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The FCC’s Consumer Broadband Labels: An avenue for meeting the FCC’s Open Internet transparency requirements?

Alexander (Alexi) Maltas

Alexander (Alexi) Maltas,

Washington, D.C.

Noah Cherry

26 April 2016
On April 4, 2016, the Federal Communications Commission (FCC), in collaboration with the Consumer Financial Protraction Bureau, unveiled standardized consumer broadband labels that will list information about the price and performance of fixed and mobile broadband service. While the FCC will not require broadband providers to adopt the broadband labels, the FCC explained that the labels will provide a safe harbor for complying with the enhanced Open Internet transparency requirements that the FCC adopted in March 2015.  The consumer broadband labels could provide broadband providers with a convenient method of displaying their Open Internet disclosures.  However, broadband providers must ensure that their disclosures, including their network management, privacy, and other policies comply with the FCC’s Open Internet transparency requirements, and eventually, the FCC’s proposed new privacy rules.
The FCC’s Consumer Broadband Labels:  An avenue for meeting the FCC’s Open Internet transparency requirements?

Under the FCC’s Open Internet transparency requirements, mobile and fixed broadband providers must disclose the price for their service, other fees, data caps and allowances, network performance characteristics, and network management practices.  The FCC touted the broadband labels as a standardized way for broadband providers to comply with these disclosure requirements.  The FCC explained that the labels will officially operate as a safe harbor to comply with the FCC’s Open Internet transparency rule after the Office of Management and Budget gives final approval to that rule.  However, the FCC encouraged broadband providers to use the labels for disclosure to consumers at any time.

The FCC released two sample consumer broadband labels, one for fixed and one for mobile.  The labels closely mirror nutritional labels.  The labels include information on:

  • the monthly service plan charge, on and off contract;
  • data allowances;
  • other charges and terms, such as charges for additional data, one-time fees, taxes and other government fees, and early termination fees;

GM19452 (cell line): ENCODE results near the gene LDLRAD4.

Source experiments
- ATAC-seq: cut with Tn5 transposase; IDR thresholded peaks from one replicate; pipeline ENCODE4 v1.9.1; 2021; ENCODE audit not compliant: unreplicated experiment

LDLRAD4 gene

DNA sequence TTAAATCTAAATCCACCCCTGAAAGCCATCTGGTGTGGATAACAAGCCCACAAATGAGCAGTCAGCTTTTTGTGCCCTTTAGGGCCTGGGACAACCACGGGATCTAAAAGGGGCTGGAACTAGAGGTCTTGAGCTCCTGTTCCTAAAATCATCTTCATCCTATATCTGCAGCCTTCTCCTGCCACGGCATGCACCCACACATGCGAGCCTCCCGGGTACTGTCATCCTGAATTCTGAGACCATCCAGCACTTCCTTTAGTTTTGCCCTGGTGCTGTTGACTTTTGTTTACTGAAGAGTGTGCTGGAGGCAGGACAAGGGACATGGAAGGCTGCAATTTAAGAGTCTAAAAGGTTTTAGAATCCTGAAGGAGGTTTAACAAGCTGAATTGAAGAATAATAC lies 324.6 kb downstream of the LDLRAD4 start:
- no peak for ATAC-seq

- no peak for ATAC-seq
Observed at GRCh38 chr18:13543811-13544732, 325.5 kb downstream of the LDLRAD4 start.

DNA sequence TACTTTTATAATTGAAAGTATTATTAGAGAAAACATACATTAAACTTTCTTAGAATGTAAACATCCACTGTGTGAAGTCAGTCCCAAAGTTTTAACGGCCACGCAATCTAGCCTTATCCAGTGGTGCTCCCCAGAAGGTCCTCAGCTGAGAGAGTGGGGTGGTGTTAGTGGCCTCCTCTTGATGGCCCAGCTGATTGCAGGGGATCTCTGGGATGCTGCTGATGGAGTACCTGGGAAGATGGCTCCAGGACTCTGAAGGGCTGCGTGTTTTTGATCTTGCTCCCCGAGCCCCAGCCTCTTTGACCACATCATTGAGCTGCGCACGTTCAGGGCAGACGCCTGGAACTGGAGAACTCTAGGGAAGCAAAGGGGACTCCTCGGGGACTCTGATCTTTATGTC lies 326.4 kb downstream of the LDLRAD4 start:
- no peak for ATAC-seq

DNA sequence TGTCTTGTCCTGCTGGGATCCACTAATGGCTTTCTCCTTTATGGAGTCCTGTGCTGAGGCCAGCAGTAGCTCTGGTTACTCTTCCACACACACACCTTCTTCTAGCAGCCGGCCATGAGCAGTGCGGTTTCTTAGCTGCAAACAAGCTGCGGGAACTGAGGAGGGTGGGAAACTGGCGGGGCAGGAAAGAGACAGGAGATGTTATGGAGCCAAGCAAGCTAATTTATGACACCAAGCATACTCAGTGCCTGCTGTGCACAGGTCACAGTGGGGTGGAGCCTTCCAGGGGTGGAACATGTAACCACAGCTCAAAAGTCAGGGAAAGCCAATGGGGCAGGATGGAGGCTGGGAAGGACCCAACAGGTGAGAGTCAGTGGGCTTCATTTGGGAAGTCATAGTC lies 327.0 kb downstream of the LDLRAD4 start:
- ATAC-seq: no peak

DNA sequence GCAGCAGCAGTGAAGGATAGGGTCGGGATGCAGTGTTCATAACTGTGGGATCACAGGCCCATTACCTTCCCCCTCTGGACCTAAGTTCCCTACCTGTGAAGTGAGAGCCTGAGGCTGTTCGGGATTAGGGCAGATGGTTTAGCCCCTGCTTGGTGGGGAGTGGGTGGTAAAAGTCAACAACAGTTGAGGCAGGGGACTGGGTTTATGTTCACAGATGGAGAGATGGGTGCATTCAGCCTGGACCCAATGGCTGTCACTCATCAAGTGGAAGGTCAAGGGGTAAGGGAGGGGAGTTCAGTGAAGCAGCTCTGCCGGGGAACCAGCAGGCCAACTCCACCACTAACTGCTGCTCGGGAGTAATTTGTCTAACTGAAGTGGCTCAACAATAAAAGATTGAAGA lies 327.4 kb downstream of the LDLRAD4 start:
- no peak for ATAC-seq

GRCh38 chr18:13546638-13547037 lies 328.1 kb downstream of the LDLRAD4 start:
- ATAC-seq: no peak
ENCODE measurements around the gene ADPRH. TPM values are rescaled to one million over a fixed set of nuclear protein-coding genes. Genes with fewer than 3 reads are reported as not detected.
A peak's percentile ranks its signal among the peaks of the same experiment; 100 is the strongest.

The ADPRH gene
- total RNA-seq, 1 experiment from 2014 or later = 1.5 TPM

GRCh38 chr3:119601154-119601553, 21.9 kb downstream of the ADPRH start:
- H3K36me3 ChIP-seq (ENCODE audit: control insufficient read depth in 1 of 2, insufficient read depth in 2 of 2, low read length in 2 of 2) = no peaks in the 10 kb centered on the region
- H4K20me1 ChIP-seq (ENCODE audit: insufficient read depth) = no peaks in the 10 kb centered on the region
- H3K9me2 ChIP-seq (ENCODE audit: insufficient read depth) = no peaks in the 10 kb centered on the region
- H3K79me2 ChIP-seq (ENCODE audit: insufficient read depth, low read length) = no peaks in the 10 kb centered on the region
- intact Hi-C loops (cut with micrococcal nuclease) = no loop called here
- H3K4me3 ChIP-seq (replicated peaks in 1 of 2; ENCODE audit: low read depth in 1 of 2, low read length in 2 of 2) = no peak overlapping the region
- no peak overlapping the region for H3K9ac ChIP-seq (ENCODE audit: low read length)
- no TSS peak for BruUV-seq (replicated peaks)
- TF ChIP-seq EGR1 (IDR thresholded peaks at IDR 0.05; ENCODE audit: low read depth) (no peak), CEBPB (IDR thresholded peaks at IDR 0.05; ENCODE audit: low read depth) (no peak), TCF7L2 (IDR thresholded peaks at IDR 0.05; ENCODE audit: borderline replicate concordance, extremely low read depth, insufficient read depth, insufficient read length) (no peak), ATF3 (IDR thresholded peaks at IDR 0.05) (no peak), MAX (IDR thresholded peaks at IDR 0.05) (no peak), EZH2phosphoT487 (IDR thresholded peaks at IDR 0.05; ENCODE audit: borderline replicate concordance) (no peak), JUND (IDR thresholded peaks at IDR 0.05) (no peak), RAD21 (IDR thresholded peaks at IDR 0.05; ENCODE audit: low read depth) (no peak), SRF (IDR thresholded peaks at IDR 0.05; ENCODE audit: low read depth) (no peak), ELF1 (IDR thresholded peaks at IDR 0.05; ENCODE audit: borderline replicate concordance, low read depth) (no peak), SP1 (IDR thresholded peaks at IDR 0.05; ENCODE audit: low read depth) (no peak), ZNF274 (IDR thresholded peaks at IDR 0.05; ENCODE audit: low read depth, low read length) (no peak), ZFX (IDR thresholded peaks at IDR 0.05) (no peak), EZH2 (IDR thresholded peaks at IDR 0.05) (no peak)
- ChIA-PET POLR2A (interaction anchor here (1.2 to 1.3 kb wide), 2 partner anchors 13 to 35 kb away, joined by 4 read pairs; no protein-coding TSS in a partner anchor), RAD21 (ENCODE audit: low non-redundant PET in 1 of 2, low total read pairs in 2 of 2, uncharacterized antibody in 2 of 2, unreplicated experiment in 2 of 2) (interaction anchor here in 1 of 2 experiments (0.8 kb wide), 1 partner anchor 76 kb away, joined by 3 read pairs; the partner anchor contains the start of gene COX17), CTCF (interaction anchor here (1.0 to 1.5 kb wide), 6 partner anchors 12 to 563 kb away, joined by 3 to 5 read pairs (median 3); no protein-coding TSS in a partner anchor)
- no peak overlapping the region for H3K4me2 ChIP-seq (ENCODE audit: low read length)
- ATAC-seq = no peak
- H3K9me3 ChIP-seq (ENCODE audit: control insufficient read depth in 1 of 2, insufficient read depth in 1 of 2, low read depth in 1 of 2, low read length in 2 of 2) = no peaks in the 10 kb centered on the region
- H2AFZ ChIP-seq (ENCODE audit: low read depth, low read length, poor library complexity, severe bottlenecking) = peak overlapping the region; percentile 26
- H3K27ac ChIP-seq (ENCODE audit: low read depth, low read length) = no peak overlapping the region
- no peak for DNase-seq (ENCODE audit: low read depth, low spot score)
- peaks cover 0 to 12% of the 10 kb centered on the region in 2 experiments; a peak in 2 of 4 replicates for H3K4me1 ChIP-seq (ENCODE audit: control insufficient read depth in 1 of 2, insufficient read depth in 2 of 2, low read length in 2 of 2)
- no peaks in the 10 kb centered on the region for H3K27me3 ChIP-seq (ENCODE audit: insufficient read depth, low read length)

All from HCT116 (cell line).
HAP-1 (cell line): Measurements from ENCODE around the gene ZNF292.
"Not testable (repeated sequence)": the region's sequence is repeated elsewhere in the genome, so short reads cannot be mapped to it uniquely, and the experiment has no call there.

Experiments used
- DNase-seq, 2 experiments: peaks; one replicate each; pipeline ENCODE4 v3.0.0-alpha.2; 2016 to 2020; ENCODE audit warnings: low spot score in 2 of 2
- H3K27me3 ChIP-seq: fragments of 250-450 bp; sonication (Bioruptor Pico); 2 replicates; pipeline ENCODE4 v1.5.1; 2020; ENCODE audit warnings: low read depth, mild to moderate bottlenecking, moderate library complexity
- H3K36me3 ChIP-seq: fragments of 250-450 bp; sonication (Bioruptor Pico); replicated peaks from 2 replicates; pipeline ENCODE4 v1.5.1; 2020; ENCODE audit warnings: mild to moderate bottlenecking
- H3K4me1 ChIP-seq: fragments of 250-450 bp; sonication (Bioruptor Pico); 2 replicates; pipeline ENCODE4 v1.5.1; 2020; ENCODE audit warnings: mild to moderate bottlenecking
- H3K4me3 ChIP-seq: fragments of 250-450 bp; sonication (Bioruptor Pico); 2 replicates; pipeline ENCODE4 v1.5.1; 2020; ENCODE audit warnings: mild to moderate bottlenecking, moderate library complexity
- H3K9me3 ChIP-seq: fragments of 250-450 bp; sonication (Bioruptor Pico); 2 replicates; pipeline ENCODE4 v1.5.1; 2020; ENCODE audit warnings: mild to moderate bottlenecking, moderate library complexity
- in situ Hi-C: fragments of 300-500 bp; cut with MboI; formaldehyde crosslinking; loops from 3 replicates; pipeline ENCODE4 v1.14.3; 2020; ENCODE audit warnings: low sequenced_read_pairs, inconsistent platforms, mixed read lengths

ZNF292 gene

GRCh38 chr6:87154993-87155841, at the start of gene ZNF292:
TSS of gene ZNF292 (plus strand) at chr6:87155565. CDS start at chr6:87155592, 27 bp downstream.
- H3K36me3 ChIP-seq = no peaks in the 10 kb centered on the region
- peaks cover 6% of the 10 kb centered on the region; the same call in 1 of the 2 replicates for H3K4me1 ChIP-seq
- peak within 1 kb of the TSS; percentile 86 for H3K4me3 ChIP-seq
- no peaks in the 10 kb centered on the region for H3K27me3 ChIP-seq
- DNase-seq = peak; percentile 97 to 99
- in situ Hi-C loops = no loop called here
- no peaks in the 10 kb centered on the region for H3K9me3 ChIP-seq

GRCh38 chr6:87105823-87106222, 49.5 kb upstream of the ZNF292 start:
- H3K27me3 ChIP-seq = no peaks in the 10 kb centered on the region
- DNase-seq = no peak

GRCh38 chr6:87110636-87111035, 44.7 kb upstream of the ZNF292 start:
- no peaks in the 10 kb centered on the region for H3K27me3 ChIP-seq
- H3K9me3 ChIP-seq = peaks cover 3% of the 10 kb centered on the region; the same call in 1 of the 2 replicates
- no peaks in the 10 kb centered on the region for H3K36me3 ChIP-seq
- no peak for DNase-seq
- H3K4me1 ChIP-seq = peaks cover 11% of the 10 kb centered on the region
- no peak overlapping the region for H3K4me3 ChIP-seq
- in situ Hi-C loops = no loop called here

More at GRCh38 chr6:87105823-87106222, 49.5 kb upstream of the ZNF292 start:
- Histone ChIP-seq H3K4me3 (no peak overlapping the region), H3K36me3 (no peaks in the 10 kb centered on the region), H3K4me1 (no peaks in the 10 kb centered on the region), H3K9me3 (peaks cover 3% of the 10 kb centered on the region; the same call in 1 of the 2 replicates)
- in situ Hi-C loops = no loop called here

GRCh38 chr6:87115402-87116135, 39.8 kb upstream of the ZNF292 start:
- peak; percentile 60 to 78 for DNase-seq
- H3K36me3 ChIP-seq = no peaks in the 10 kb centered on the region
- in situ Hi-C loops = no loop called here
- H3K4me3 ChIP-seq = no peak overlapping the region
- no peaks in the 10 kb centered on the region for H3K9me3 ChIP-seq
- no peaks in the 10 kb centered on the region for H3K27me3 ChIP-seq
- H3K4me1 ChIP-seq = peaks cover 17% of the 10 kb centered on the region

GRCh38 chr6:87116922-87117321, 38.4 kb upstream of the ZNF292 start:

• information on device compatibility for wireless networks;
  • performance metrics, including downstream and upstream speeds, latency, and packet loss;
  • network management practices;
  • privacy policies; and
  • FCC contact information for complaints and inquires.

For some of the disclosures listed above, the sample labels include links to the broadband provider’s policies.  These include links to the broadband provider’s network management, equipment rental, and privacy policies. The sample labels also include links to information on other pricing options and additional services that are available.

The FCC developed the consumer broadband labels through its Consumer Advisory Committee, which includes representatives from public interest and industry groups.  Public interest groups, for example Public Knowledge, applauded the announcement of consumer broadband labels as “important follow-through on the FCC’s principles of transparency in a straightforward format.”  Broadband industry groups largely expressed appreciation for the labels, but also touted the industry’s existing efforts to provide transparency.

The consumer broadband labels present an opportunity for broadband providers to present their Open Internet disclosures in a standardized format.  However, the labels have limited space for presenting detailed information on network management practices, among other service policies.  The onus remains on broadband providers to meet their disclosure requirements by providing additional information through links on the consumer broadband disclosure labels.

Alexander (Alexi) Maltas

Alexander (Alexi) Maltas,

Washington, D.C.

Noah Cherry

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